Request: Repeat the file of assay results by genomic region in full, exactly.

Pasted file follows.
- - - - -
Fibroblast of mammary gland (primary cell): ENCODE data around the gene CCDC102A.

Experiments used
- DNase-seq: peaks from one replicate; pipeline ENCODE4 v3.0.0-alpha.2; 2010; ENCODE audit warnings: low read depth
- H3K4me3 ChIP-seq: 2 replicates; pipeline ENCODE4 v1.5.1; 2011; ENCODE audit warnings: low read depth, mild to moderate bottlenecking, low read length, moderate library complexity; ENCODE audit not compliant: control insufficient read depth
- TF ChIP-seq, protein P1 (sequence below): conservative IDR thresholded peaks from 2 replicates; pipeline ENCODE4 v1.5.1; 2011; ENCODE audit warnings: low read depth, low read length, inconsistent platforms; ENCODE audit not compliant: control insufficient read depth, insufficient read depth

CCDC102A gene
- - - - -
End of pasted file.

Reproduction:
Fibroblast of mammary gland (primary cell): ENCODE data around the gene CCDC102A.

Experiments used
- DNase-seq: peaks from one replicate; pipeline ENCODE4 v3.0.0-alpha.2; 2010; ENCODE audit warnings: low read depth
- H3K4me3 ChIP-seq: 2 replicates; pipeline ENCODE4 v1.5.1; 2011; ENCODE audit warnings: low read depth, mild to moderate bottlenecking, low read length, moderate library complexity; ENCODE audit not compliant: control insufficient read depth
- TF ChIP-seq, protein P1 (sequence below): conservative IDR thresholded peaks from 2 replicates; pipeline ENCODE4 v1.5.1; 2011; ENCODE audit warnings: low read depth, low read length, inconsistent platforms; ENCODE audit not compliant: control insufficient read depth, insufficient read depth

CCDC102A gene